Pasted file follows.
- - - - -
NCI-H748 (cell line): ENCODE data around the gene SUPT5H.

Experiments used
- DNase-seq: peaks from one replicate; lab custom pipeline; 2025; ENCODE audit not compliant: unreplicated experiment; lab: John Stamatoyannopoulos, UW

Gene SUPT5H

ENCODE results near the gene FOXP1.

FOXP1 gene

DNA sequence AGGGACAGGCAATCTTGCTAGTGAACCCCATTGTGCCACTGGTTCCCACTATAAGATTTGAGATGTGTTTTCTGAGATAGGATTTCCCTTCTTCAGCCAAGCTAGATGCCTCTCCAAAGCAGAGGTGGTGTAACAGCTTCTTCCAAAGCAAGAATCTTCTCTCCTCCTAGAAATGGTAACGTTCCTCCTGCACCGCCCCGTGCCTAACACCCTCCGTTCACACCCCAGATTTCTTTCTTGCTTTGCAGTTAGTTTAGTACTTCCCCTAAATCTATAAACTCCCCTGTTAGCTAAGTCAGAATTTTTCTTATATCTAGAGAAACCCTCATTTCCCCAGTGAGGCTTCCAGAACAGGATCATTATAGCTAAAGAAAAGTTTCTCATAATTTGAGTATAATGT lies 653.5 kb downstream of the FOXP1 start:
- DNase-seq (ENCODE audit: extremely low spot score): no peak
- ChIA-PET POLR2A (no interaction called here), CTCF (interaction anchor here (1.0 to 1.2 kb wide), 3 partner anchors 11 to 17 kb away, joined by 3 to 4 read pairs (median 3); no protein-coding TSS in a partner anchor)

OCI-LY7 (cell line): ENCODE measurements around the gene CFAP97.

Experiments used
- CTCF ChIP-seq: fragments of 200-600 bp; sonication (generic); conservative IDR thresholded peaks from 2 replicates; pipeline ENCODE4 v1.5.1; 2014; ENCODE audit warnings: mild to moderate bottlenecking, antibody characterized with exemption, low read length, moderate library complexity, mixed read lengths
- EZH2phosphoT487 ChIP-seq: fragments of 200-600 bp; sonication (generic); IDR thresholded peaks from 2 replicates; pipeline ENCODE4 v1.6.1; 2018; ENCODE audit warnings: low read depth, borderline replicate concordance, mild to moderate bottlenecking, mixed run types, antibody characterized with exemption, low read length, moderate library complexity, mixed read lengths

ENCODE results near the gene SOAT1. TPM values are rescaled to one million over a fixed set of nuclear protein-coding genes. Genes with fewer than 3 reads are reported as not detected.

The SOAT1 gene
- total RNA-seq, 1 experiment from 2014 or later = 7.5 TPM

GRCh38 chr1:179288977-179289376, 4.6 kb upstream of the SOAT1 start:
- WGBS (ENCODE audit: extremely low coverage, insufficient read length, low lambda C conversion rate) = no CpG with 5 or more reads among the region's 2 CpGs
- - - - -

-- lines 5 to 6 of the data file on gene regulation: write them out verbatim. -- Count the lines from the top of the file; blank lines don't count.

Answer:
ENCODE results near the gene FOXP1.

FOXP1 gene